Are Healthy, Low ABV Cocktails The Future Of London's Drinking Scene?

By Helen Glaberson Last edited 11 months ago

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Are Healthy, Low ABV Cocktails The Future Of London's Drinking Scene?
Low ABV

Zero waste, simpler drinks, vermouth…. and the year of the banana? We asked 10 of London’s top cocktail and drink gurus what they predict will be big for the 2017 booze scene.

Health boom

Agave cocktail at Three Six Six Battersea

The health trend will be permeating the cocktail market heavily in 2017. I expect to see a rise in cocktails offering lower sugar levels with lower alcohol content such as a long vermouth & tonic, sherry & soda and spritzer-style combinations. Fresh ingredients are also key, and agave plant-based spirits including mezcal, sotol and tequila will continue to grow in popularity.

Giancarlo Mancino, consultant at Rosewood Hotels & founder of Mancino Vermouth

Low ABV

Low-ABV cocktails (known as 'shims' across the pond). It's a trend that'll go from strength to strength in 2017 as we become more health conscious. Low-ABV cocktails really allow you to enjoy a few drinks and all the flavour without the high alcohol content. Spirits like gin, vodka and rum are replaced with vermouths like Belsazar, aperitifs like Aperol and Campari, fortified wines like sherries and ports and other herbal liqueurs. As they are loaded with herbs and spices, sweetness and bitterness, they are perfect to use as the base of any drink that will make you last the whole night.

Tabara N'Diaye, events manager at Cocktails in the City

Craft spirits and liquors

In 2017 there will be a move away from infusions, making way for craft spirits and liqueurs. Bartenders who have, over the last few years, specialised in infusing spirits are now starting to release their products to the market. 2017 will continue to see the extended use of brands like Italicus, Bold, Kamm & Sons, Cellar Door or Wolf's Nose Gin (to name a few).

Bart Miedeksza, head bartender High Water

Smaller wine lists and more natural wine

I think we will see a trend moving away from larger wine lists with more places having a small wine list like we do at Sager + Wilde. Also I think the strong growth in the natural wine market in the UK will continue. [Not a cocktail prediction, we admit, but booze related nonetheless.]

Michael Sager, co-owner, Sager + Wilde

Sustainability

2017 is going to be the year bars rethink their produce. The word sustainability has been batted around the industry in hushed terms for the past few years and little has changed so far — but things seem to be gaining momentum. With the launch of Trash Tiki by Iain Griffiths and Kelsey Ramage, we're going to see the bar world learn to reuse all the fresh stuff they’re throwing out each night, from citrus rinds and pulp from juicing to harnessing trash from local cafes. Ever made orgeat with stale almond croissants? Me neither, but it turns out you can. Cocktails can be a wasteful business but it looks like 2017 will hit the industry hard with ways to minimise waste and still make delicious drinks.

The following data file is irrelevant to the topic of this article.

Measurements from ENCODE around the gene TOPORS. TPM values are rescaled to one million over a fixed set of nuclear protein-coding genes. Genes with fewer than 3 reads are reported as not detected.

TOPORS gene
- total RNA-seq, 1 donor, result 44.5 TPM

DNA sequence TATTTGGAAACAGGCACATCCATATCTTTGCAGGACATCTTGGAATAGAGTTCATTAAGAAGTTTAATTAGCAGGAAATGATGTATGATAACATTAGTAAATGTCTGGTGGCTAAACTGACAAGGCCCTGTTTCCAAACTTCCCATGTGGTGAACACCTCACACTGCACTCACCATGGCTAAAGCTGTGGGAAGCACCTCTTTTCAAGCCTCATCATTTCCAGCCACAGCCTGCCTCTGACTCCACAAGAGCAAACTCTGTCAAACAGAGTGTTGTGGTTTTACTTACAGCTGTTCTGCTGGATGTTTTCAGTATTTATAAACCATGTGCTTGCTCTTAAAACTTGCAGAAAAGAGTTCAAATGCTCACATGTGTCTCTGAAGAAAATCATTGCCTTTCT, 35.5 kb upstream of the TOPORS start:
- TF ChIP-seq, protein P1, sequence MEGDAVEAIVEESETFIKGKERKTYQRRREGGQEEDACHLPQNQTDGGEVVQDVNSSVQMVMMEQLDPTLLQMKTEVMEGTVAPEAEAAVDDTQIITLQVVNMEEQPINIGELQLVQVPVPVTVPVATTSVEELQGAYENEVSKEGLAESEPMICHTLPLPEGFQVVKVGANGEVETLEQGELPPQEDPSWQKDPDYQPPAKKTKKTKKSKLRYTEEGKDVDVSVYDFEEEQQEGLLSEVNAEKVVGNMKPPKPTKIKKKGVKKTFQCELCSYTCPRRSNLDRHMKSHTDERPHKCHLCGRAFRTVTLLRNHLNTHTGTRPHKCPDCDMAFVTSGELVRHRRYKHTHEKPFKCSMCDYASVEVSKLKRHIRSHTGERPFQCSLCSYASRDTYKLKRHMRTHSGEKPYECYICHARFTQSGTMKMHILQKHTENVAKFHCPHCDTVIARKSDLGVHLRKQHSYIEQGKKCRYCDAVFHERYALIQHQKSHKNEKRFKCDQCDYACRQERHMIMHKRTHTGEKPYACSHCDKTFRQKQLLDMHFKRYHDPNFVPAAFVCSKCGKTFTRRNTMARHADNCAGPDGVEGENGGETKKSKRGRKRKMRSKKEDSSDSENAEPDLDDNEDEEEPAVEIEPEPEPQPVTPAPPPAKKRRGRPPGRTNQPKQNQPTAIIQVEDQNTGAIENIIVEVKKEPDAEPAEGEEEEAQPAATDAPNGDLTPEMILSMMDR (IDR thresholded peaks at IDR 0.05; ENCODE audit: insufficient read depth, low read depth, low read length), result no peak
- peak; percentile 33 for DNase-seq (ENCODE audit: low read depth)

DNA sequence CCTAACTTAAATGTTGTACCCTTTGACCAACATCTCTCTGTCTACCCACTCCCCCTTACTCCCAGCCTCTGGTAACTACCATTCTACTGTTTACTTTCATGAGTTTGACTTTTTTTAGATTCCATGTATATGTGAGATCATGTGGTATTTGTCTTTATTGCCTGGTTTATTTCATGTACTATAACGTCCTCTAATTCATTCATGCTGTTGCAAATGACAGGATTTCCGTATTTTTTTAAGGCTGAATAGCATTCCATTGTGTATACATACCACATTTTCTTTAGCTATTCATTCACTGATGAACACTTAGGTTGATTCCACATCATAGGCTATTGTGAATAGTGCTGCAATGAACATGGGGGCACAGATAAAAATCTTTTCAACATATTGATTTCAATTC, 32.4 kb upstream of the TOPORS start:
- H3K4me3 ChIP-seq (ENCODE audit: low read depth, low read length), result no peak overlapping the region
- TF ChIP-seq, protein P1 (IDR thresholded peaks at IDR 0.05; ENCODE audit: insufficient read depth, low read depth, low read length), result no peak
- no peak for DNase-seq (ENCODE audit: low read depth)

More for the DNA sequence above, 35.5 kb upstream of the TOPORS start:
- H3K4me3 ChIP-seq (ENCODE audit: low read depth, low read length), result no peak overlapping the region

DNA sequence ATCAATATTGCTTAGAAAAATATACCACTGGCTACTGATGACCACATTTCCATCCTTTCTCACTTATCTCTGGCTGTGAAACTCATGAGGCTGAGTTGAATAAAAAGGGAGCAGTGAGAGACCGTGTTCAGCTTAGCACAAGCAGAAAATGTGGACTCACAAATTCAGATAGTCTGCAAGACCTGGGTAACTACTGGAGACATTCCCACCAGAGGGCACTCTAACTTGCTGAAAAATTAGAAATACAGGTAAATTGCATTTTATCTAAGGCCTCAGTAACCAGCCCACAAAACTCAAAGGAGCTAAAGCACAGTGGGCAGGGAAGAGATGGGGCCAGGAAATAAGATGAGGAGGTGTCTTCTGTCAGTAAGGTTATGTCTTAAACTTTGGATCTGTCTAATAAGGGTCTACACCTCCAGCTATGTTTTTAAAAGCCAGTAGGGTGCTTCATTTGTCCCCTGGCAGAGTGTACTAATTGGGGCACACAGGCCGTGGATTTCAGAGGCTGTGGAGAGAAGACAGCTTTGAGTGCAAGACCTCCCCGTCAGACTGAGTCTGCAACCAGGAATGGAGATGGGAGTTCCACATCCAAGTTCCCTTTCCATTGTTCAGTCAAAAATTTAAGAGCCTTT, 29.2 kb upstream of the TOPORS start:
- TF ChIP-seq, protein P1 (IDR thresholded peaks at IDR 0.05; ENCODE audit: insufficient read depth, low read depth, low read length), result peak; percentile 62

Siobhan Payne, festival director, London Cocktail Week

Drink combos and year of the banana

The boundaries between food and drink will continue to blur, as chefs are exploring different models and different spaces to create. Bar spaces will play host to more chef pop-ups without the need for a separate kitchen. And bartenders will collaborate more closely on these projects.

Teas, cachaca and better non-alcoholics will also appear more on menus. I'll say it every year but 2017 is definitely the year of the banana too.

Mr Lyan aka Ryan Chetiyawardana of White Lyan and Dandelyan

Forgotten classics

Most of the forgotten classics will rise in cocktails menu all around the world, with a twist, using modern ingredients and kitchen techniques, such as the sous vide cooking style to enhance flavour nuances, without compromising quality and freshness

Simone De Luce at The Walrus Room

Garden ingredients

Sugar content in spirits will be a major talking point as well as a continued use of fresh garden ingredients. We had a great crop from the rooftop garden at the hotel this year with some ingredients such as the jasmine making it into the cocktails.

Eoin Kenny, bar manager at Ham Yard Hotel

Less is more

Bartenders are moving away from showy, complicated serves, going back to the classics and focusing on high quality ingredients and craft spirits.

Simone Deeprose, bar manager at Aviary Bar/Food Junkies TV Presenter

Mixers

Mixers will make a big comeback. Quality and choice improved so much within the past two years in terms of tonic, lemonades and other softs — they will play a big part in the 2017 drink landscape.

Jean Vital, bar manager at The Booking Office, St Pancras International

Last Updated 06 January 2017